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Public Liability Insurance

Discussion in 'Lighting and Electrics' started by Illusion, Jul 31, 2006.

  1. Illusion

    Illusion Member

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    Location:
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    Having just started to work freelance in the UK, I have found the need to acquire Public Liability Insurance (for obvious reasons) and have so far found it difficult. Most insurance companies that I have spoken to will either not insure me, or try to place me in an unsuitable category. The only company I have found who seems to specialise in the entertainment industry is FML Insurance (www.fmlinsurance.com), although they have been far from helpful. Does anyone know of any other (UK) companies who will provide Public Liability Insurance for a Lighting Engineer?

    So far I have been given quotes in the range of £400/yr, although have been told I should be able to get it for approx. £100/yr. Does anyone know roughly how much it should cost? (Is £400 reasonable - this wasn’t from a specialist company)

    Any advice would be appreciated
     
  2. Footer

    Footer Senior Team Senior Team Premium Member

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    You might want to also post this at the lightnetwork.com
     
  3. ship

    ship Senior Team Emeritus Premium Member

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    I agree with the asking on lighting network and might add stagecraft and the blue room (which is UK based.) Not a huge amount of free-lancer's, much less UK based free-lancers here; much less of those who are both, have such insurance and while hopefully some will chime in, getting a bigger pool of answers on this question from a number of sources would be a better solution.

    I know I did not ever get insurance - hard enough to keep bread on the table, much less pay insurance in the early 90's, but towards the end I started considering it but never bought any. My total asscets were not worth much and the money coming in never allowed for it.

    http://www.lightnetwork.com/
    http://stagecraft.theprices.net/
    http://www.blue-room.org.uk/

    Good idea on the personal liability insurance but in some cases - at least for the first few years, it might not be necessary.

    While US based, the book "The Business of Theatrical Design" by James L. Moody ASLD, is a good reference you might read in going over or getting ideas about all the business type stuff needed to be free-lance or sub-contractor. ISBN: 1-58115-248-5
     
    Last edited: Jul 31, 2006
  4. Chris15

    Chris15 CBMod CB Mods Premium Member

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    In response to ship's comments, I know that basically if you want to do anything taht means you have teh public there, be it theatre, a ride at a school fete or whatever, you have to have public liability insurance, in most cases, minimum $10 million. We actually had a crisis a couple of years ago, one of teh big insurances companies went bust and left many people without cover and o we saw many events cancelled.

    So I think you would be stuck with needing public liability insurance.
     
  5. Illusion

    Illusion Member

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    Believe me, this is not something I really want to obtain as it is very expensive in relation to how much I will be earn. The UK is very concerned about Health & Safety though, and people will not employ unless I have it! Many companies would probably not survive going to court for damages hence the need for their freelancers to have Liability Insurance.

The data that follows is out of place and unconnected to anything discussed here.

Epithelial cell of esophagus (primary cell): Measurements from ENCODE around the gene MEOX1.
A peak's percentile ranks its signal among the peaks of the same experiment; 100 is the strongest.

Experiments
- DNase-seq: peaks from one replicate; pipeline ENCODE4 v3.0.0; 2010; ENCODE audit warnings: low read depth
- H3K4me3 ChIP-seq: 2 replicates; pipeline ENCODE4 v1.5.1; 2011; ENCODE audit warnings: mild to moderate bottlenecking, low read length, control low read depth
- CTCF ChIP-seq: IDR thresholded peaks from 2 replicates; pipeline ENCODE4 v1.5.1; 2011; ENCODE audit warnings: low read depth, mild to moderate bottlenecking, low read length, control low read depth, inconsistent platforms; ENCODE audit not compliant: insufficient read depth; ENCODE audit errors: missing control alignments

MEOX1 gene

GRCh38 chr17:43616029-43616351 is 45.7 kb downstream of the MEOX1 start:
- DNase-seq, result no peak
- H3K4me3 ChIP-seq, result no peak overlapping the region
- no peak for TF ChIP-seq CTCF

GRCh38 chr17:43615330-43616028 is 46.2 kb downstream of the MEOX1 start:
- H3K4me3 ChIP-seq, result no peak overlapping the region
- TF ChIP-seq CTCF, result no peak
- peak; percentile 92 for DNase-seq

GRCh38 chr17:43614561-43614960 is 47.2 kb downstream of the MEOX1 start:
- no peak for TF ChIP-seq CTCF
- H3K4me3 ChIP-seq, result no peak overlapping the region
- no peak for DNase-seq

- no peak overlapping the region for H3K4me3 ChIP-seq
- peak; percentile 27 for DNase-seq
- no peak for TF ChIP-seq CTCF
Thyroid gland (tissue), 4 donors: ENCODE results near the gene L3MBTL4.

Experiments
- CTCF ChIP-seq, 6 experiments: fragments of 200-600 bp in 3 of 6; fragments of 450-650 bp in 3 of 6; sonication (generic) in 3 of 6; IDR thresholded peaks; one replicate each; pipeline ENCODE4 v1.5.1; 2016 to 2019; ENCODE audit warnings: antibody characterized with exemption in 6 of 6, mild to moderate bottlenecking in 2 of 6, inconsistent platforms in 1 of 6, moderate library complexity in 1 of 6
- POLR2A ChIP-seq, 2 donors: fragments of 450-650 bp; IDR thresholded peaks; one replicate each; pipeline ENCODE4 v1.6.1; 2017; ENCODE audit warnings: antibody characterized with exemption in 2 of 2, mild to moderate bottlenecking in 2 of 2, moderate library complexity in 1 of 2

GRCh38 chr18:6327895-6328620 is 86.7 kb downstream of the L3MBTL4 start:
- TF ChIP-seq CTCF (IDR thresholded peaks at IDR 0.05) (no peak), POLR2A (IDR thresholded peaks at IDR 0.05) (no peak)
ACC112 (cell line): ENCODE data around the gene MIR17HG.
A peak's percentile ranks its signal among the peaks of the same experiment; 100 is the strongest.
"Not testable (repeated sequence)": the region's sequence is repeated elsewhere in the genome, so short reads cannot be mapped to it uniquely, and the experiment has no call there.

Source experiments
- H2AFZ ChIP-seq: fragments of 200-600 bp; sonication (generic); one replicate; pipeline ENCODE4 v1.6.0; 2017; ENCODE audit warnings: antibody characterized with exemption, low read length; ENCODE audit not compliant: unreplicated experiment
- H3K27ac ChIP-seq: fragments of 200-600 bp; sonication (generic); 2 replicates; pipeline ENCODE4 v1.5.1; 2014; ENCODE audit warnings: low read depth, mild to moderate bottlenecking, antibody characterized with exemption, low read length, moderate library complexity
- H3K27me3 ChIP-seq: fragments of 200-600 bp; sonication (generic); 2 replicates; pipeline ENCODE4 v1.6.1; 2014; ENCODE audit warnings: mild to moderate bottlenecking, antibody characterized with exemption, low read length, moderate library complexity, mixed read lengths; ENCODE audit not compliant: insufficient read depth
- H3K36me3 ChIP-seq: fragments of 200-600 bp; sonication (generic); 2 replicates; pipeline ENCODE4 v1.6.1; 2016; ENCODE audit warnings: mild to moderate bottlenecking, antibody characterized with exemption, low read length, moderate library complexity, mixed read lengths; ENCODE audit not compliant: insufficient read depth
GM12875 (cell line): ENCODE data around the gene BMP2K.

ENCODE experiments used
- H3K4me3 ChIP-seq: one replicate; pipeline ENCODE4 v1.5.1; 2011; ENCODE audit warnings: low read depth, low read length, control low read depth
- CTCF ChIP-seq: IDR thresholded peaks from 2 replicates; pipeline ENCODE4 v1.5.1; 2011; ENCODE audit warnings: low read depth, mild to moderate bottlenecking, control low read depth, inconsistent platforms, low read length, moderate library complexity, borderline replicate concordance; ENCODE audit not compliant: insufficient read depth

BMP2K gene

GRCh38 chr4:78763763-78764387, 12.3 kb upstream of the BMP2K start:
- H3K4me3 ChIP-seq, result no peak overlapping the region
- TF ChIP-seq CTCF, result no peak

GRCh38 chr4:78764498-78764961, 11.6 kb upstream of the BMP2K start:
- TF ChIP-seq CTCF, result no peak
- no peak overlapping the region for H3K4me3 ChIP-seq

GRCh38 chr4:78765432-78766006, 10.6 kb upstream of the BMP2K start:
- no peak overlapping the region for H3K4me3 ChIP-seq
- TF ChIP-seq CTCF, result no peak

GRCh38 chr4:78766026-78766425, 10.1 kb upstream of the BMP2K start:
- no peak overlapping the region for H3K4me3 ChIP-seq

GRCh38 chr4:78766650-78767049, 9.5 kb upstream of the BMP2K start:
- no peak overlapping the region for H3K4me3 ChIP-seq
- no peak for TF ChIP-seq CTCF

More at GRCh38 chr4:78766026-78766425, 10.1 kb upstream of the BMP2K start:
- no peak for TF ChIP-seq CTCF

Thanks for the suggestions of other forums btw...
     
  6. Pie4Weebl

    Pie4Weebl Well-Known Member Fight Leukemia

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    I have never heard about this before now, is there a us equivalent? Also do only certain people need coverage, like the riggers needing it, but the designer not?
     
  7. Foxinabox10

    Foxinabox10 Active Member

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    Generally this insurance is only required in places with more formalized rental contracts and stuff. Normally these contracts require that any DJs that come in for the event have to have this kind of insurance. This insurance is to cover the people in attendance should the DJs equipment cause a problem. The need for this insurance mainly came from the night club fires and deaths after people tried to use pyro when they didn't know what they were doing.

    If you go to your insurance agent for car, home, life or whatever insurance you currently have, you can get this insurance pretty cheap. I have a friend who's a DJ and he was able to get coverage for a year for $160.
     
  8. jonhirsh

    jonhirsh Active Member

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    In canada there are no rules for designers as far as i know. But when you rent gear you need to provide a copy of the shows policy witht the name of the rental company on it.

    For example im renting a beta cam worth 50 grand i need to provide company X with a certficate saying i have atleast fifty thousand dollars worth of replacement insurance payable to company X also some companys might ask for liabilty insurance but usualy the production covers this

    for the beta cam rental and 2 mill liabilty your looking at a rider for lets say a week about $400 CDN but this is only a rider so its more expensive in the long run then a full year.

    JH
     
  9. ship

    ship Senior Team Emeritus Premium Member